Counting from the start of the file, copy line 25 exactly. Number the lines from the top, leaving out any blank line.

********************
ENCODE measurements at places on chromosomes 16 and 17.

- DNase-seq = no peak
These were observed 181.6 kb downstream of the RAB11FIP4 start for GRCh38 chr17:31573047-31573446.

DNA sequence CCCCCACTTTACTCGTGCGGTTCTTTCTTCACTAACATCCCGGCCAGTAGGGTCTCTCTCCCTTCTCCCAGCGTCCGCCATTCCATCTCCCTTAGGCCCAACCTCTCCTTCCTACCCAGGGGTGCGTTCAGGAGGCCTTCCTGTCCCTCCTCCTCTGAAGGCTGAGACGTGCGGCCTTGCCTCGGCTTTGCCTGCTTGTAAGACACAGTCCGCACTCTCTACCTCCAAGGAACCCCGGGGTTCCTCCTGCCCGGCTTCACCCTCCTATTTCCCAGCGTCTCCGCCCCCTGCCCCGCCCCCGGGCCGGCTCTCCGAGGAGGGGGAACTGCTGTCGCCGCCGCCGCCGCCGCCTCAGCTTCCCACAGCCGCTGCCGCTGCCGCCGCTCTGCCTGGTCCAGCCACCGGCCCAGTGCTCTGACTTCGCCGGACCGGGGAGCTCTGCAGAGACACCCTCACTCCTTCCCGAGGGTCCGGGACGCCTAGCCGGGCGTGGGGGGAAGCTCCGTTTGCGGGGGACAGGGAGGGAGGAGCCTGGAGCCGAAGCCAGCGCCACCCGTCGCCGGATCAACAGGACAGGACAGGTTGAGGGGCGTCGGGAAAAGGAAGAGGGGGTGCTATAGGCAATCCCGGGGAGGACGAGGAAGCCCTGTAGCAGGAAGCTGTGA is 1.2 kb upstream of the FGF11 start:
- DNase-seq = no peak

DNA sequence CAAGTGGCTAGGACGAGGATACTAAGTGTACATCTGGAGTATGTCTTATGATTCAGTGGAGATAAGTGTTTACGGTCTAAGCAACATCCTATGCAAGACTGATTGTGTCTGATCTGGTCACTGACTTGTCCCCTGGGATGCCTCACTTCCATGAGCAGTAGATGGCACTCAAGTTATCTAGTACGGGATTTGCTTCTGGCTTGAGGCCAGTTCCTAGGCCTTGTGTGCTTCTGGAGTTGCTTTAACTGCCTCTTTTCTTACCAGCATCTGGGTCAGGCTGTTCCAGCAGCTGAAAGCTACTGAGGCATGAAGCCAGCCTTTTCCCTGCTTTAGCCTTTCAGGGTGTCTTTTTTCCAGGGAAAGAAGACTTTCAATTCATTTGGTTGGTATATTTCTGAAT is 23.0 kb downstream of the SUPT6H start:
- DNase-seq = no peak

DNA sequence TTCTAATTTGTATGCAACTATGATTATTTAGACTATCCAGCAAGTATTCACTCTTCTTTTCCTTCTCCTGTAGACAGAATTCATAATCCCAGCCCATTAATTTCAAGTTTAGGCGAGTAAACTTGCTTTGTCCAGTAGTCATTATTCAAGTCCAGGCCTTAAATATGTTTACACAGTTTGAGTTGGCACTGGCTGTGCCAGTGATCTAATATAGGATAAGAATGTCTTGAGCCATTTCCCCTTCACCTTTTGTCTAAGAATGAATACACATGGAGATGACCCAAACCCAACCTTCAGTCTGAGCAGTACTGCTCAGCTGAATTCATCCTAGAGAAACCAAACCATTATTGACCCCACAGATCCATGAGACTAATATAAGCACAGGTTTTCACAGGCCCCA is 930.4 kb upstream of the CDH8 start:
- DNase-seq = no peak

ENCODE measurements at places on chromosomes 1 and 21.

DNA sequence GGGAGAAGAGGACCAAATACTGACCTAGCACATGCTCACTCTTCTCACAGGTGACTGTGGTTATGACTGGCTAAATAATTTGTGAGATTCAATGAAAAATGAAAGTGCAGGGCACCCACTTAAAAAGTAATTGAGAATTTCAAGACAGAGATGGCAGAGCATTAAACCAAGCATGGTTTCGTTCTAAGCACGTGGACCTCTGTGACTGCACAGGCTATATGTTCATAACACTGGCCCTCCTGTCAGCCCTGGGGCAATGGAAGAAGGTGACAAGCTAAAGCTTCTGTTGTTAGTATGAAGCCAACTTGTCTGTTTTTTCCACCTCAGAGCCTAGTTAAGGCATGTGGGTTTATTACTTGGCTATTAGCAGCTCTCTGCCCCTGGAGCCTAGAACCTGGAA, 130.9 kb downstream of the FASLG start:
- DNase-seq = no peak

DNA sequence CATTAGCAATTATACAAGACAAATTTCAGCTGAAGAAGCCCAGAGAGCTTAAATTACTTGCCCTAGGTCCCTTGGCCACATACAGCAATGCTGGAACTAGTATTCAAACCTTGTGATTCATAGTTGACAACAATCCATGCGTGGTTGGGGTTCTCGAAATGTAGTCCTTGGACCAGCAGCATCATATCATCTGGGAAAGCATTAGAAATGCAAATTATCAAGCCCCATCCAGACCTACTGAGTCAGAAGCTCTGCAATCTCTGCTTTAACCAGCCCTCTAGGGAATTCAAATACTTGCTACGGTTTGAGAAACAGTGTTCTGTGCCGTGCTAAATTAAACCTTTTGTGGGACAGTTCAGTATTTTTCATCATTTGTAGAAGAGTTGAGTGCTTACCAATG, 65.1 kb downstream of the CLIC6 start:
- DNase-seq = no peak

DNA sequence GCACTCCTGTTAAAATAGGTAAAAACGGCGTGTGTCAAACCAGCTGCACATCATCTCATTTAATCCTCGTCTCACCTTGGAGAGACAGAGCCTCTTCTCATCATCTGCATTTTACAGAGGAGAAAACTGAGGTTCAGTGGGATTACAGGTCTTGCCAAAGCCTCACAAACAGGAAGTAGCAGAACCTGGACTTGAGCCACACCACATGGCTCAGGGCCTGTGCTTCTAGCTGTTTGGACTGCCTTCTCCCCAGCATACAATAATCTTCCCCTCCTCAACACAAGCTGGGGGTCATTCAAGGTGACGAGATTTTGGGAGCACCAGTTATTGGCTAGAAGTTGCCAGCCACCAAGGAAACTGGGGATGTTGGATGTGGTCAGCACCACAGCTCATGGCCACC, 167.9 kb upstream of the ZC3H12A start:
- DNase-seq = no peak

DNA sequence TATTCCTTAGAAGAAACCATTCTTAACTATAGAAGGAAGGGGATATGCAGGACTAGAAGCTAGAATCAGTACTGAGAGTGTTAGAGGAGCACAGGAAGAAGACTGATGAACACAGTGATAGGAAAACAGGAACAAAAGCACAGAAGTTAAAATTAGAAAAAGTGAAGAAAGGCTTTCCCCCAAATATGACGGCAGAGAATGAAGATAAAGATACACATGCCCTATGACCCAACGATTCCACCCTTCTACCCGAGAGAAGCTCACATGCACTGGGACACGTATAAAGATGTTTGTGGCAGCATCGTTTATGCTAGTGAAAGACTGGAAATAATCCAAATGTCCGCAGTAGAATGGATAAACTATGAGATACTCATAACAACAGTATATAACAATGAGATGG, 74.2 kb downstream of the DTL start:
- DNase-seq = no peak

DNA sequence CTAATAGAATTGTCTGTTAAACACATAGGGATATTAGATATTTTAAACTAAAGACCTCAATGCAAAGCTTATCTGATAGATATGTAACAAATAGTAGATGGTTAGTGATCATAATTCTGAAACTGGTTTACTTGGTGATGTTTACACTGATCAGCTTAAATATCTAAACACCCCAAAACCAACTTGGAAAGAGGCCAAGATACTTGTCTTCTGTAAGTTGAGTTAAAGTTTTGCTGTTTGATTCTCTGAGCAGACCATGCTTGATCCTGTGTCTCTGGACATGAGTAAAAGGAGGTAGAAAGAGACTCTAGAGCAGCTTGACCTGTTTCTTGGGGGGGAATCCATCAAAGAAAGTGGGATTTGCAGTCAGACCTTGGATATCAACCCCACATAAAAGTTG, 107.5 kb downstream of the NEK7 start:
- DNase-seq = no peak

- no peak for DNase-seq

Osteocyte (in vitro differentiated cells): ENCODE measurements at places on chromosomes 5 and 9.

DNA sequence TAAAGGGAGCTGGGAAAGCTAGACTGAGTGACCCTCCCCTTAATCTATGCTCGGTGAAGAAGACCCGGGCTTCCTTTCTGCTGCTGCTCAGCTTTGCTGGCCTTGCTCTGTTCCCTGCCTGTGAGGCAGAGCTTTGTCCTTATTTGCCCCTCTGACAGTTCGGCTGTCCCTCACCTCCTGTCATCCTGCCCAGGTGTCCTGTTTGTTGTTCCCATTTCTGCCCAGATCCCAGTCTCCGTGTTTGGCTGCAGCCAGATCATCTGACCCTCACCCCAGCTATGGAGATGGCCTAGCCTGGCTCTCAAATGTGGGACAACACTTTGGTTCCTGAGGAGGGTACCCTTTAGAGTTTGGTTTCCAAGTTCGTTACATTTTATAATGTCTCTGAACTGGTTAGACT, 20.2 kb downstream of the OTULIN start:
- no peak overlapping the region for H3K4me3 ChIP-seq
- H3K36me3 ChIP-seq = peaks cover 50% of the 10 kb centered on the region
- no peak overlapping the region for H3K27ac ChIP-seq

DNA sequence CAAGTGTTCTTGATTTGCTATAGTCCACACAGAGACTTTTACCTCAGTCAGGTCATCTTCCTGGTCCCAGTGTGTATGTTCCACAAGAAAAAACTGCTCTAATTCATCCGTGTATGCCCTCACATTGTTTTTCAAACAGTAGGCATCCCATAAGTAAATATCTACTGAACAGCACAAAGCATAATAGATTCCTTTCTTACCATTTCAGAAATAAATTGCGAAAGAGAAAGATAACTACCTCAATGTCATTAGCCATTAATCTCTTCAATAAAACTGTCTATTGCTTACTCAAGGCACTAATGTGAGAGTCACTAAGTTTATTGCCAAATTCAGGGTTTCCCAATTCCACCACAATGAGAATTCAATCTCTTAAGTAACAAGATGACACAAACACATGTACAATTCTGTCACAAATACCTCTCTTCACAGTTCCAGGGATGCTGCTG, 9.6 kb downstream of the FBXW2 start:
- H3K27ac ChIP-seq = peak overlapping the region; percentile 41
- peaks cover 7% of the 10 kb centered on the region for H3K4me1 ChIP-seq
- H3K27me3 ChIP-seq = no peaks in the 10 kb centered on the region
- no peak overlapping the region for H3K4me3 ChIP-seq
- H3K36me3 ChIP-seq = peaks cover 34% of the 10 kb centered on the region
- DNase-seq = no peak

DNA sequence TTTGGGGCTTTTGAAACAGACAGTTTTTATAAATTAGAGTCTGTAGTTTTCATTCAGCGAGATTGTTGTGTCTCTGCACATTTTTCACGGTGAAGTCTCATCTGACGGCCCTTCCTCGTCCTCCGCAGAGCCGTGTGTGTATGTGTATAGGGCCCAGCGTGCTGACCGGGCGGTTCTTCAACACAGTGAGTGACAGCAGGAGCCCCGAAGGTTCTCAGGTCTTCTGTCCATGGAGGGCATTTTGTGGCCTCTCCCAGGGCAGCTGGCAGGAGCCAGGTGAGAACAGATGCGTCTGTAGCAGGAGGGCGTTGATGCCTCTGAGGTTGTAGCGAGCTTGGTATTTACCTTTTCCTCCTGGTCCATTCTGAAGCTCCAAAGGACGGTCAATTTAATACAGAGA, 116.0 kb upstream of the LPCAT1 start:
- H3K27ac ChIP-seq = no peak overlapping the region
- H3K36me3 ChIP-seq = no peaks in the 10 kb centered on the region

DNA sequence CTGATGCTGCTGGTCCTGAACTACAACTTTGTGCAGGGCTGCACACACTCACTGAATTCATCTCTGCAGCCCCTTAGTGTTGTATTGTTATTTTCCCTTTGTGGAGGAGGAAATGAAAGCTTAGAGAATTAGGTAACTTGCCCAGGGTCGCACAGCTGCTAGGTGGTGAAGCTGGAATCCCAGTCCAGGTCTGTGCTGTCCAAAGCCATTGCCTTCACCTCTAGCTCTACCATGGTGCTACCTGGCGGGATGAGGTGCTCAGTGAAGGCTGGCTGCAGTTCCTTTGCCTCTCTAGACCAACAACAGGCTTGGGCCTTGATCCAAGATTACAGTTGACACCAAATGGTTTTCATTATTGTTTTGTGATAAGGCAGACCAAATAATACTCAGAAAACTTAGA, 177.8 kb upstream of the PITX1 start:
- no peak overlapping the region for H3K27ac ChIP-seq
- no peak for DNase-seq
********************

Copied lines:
- H3K36me3 ChIP-seq = peaks cover 50% of the 10 kb centered on the region